Many experts now believe that the path to Venezuela’s re-democratization involves a lengthy negotiation process leading to free and fair presidential elections and the rebuilding of democratic institutions, says a new USIP analysis.
It must be based on an agreement for coexistence between all political actors and include Venezuelan civil society. Many Venezuelan civic and political leaders are supportive of this course and seek to exert their influence to bring it about. International actors will also be essential players, from a respectful distance and at the appropriate time, the authors suggest.
Why did efforts to secure a democratic transition in Venezuela fail? asks National Endowment for Democracy board member Elliott Abrams, former Special Representative for Iran and Venezuela. The answers could shed light on conditions and policies for advancing democracy in other states and contexts, he told an American Purpose meeting this week, outlining 10 key factors to explain the policy failure:
- Outside support can allow even a weak or unpopular regime to survive. …. The Maduro regime has received intelligence assistance from Cuba, Russia, China, and Iran, diplomatic support from other autocracies as well as from some Western Hemisphere democracies, and has gotten massive loans from Russia and China. So the regime does not feel isolated and the impact of both international criticism and economic sanctions is weakened.
- Broad economic sanctions that do not directly affect the ruling elites will not change their conduct. The United States imposed broad sanctions on Venezuelan exports but Venezuela’s rulers were still able to move freely throughout Latin America and Europe—and move their money freely as well. In many cases their families lived abroad in splendor on the ill-gotten gains. Sanctions must directly hit the civilian and military officials who run the regime to have maximum impact.
- The population at large must see clearly how it will benefit from political change. The Venezuelan opposition was never able to show citizens that removing the regime would lead to greater prosperity for the country. Polls showed that voters blamed the regime far more than U.S. sanctions for the country’s economic collapse, but that did not mean they believed the opposition could bring better days. Here the United States and other supportive democracies failed….
- Regime leaders must see a way out in which they can survive, or they will reject change. Regime leaders must feel pain now, through economic sanctions and travel bans, but must see some way to survive after regime change. If they feel that change means long prison terms and penury, they will fight to the death to resist…..
- Military leaders must see a future both for themselves and for their institution. Despite some efforts by both the United States and the Venezuelan opposition, the military was never persuaded that in a post-Maduro period they would have an important, protected, and honored role. Because they hold the guns, military leaders can prolong or shorten a regime’s period in power, and can press for hard lines or compromise in any negotiations…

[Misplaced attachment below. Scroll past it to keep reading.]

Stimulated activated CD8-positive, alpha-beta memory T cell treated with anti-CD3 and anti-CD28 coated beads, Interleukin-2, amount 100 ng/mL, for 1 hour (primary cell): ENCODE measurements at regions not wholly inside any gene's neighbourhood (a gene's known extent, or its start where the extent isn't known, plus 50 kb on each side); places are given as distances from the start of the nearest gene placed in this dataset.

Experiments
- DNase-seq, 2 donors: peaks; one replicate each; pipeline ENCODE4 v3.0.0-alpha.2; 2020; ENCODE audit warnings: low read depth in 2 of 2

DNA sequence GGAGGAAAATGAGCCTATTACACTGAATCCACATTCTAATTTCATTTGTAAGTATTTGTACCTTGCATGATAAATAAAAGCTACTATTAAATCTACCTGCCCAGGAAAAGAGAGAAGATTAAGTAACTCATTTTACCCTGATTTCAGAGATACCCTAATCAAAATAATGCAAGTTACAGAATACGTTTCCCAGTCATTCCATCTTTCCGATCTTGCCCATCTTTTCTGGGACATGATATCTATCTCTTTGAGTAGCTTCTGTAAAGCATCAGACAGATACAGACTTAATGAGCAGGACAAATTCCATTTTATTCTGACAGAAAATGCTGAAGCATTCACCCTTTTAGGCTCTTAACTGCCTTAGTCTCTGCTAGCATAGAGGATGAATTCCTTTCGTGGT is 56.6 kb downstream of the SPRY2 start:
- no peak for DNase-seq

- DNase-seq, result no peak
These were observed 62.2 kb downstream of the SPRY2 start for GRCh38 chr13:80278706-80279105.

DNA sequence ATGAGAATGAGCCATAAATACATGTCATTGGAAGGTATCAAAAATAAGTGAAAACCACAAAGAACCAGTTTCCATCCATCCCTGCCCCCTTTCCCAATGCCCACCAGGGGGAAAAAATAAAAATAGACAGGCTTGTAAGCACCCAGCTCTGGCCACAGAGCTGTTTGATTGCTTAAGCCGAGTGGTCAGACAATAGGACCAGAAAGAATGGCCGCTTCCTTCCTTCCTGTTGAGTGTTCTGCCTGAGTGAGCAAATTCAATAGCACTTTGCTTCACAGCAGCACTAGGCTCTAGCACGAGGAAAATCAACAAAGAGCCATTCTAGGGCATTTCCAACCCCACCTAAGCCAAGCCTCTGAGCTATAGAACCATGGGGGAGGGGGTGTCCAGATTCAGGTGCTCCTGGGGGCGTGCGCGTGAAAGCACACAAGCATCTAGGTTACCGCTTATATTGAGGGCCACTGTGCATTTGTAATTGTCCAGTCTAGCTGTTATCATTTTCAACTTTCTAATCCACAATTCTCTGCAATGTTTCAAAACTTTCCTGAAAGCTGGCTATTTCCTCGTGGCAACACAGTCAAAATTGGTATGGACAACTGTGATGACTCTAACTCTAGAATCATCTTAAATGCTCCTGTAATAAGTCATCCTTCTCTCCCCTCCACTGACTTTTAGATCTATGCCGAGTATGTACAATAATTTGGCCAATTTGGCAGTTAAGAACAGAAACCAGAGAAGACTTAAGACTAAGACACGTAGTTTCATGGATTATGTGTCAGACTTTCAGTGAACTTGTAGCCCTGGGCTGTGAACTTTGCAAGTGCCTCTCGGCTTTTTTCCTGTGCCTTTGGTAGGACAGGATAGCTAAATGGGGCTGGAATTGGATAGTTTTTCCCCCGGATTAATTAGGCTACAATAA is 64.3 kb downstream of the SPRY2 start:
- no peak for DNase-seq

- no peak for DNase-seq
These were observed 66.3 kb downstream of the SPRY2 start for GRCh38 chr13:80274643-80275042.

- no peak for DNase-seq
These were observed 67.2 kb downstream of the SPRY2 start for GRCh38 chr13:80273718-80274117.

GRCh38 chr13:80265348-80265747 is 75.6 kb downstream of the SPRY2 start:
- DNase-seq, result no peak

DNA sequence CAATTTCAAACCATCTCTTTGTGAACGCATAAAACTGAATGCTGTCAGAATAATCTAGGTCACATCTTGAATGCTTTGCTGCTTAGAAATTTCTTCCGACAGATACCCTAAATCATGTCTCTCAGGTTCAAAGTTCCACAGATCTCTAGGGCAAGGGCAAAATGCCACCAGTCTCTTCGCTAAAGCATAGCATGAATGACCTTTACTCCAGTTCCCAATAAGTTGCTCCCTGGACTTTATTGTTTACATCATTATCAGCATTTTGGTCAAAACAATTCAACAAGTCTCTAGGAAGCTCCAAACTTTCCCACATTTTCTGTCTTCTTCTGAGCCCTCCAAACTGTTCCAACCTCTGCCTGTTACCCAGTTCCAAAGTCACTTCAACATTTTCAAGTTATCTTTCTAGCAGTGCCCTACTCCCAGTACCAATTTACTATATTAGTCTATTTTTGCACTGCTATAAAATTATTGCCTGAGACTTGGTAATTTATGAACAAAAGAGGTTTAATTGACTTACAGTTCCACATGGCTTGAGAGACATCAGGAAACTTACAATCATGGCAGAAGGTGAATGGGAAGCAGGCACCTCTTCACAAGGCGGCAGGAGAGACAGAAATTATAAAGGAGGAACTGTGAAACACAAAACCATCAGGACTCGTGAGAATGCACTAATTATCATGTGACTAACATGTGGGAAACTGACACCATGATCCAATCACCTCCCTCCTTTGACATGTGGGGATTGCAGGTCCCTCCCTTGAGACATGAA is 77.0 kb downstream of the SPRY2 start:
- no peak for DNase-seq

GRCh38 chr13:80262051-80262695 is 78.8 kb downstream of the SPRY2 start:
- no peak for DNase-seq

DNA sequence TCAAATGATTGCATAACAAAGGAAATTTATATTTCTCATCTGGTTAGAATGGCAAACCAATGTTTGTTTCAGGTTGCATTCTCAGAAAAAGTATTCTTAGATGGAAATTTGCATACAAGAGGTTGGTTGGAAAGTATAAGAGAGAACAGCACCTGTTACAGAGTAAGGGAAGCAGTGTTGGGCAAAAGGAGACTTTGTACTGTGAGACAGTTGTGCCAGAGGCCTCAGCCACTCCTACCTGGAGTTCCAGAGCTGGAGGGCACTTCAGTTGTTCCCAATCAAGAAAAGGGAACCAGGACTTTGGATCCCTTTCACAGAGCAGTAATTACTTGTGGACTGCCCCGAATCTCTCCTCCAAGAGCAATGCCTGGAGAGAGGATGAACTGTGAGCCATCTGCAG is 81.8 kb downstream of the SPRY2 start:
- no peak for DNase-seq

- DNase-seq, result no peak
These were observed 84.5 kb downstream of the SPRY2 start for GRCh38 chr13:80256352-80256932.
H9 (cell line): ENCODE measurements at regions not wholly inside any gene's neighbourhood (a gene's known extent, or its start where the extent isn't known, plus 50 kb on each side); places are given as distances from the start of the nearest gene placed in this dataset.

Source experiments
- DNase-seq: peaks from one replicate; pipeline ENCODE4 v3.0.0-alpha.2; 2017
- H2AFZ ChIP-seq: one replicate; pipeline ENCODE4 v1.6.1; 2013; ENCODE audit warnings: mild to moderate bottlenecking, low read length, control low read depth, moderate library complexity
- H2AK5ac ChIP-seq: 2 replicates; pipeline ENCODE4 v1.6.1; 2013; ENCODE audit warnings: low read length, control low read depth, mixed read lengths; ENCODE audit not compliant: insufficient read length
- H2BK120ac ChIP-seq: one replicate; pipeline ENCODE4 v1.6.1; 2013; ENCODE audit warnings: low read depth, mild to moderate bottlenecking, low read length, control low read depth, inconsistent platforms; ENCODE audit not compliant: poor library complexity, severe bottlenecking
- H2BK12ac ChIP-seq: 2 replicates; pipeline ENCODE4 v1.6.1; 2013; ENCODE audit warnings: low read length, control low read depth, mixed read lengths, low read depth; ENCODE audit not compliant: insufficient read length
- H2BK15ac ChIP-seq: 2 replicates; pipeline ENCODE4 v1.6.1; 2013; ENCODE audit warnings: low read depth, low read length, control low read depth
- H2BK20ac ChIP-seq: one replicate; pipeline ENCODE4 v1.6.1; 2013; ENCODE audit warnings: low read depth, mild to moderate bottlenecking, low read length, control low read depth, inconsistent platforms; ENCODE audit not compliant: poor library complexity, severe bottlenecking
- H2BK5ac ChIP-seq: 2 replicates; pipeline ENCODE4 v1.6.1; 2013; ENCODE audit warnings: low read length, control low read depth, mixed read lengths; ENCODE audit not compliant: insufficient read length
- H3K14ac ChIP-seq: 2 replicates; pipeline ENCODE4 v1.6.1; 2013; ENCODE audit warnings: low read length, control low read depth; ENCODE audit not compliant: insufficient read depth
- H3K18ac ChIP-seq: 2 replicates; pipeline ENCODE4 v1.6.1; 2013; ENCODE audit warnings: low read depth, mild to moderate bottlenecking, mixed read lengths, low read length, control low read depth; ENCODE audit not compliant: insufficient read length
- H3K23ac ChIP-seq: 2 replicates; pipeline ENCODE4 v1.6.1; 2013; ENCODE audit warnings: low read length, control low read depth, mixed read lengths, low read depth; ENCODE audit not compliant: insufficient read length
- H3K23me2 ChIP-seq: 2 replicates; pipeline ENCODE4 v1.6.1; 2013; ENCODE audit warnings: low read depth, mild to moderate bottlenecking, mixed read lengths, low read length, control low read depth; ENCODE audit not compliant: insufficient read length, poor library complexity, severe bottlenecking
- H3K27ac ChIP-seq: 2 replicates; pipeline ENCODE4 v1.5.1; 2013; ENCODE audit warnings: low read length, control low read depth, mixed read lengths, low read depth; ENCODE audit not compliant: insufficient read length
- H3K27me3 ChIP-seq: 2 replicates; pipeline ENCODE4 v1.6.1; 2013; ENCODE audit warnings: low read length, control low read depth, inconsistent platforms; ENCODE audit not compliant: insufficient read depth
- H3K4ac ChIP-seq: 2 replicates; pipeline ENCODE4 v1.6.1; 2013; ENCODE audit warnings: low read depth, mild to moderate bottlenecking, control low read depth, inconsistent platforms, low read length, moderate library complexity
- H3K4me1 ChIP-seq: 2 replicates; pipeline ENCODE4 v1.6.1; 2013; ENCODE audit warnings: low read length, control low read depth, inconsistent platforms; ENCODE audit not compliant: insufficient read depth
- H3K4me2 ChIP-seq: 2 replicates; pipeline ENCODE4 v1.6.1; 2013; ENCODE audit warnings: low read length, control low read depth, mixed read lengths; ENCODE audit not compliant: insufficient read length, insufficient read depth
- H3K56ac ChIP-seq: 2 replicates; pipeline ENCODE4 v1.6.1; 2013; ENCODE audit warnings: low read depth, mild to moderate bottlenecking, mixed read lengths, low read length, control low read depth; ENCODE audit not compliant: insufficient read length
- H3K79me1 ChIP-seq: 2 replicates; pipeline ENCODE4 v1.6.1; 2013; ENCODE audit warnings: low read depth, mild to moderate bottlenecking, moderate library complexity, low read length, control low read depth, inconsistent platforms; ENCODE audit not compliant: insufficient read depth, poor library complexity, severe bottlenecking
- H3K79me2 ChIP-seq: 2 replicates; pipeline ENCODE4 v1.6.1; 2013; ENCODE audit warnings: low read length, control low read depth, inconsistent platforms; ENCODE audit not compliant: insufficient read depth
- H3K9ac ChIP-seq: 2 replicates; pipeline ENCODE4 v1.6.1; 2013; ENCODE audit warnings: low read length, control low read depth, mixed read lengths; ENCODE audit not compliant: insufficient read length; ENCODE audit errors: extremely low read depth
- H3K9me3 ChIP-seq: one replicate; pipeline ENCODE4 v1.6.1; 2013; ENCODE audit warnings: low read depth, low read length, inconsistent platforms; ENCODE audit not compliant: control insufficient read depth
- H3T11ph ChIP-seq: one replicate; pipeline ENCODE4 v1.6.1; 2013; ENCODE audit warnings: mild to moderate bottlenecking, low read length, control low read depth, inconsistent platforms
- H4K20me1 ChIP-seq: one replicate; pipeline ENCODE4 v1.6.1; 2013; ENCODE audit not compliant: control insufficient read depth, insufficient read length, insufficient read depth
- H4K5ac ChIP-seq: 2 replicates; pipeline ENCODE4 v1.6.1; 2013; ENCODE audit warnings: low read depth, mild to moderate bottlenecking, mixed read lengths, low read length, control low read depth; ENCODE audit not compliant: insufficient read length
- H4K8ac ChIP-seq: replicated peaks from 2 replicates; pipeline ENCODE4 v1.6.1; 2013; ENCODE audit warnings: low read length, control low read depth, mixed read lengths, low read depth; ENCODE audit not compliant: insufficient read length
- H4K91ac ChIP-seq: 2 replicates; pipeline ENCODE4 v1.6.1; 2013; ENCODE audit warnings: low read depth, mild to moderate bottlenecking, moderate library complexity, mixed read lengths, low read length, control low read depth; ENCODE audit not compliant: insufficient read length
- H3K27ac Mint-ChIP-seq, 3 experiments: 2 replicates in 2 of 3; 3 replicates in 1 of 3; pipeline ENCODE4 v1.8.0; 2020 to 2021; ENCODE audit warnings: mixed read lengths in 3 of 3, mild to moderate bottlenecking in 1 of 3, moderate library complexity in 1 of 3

Democratic nations must be united in their approach, or the regime will use divisions to weaken the opposition. While there was considerable cooperation among democracies backing the Venezuelan opposition, at key moments a lack of cohesion helped the regime. The EU High Representative worked at cross purposes with the United States at times, pursuing a different path and working with opposition leaders who were not part of the main opposition group. Every such difference is a boon to the regime, allowing it to further divide the opposition and create confusion.
A second report submitted by the UN Fact-Finding Mission on Venezuela to the UN Human Rights Council last September details the Venezuelan justice system’s role in prosecuting perceived government opponents and perpetuating impunity for human rights violations. The Inter-American Dialogue’s Peter D. Bell Rule of Law Program and the Washington Office on Latin America (WOLA) co-host the three members of the UN Fact-Finding Mission on Venezuela: Marta Valiñas, a specialist on international criminal justice and chairperson of the Mission, Patricia Tappatá Valdez, a human rights defender specialized in transitional justice and democracy, and Francisco Cox Vial, a human rights and criminal defense lawyer
The Venezuelan Judiciary and Crimes Against Humanity: Justice or Impunity?
Opening Remarks: Michael Shifter, President, Inter-American Dialogue. Panelists: Marta Valiñas, Specialist on international criminal justice and chairperson of Mission; Patricia Tappatá Valdez, Human rights defender specialized in transitional justice and democracy (@patriciatappata); Francisco Cox Vial, Human rights and criminal defense lawyer (@fcoxvial). Moderator: Carolina Jiménez Sandoval, President, WOLA (@cjimenezDC). 11:00 A.M. – 12:30 A.M. EST TUESDAY, 1 MARCH 2022. RSVP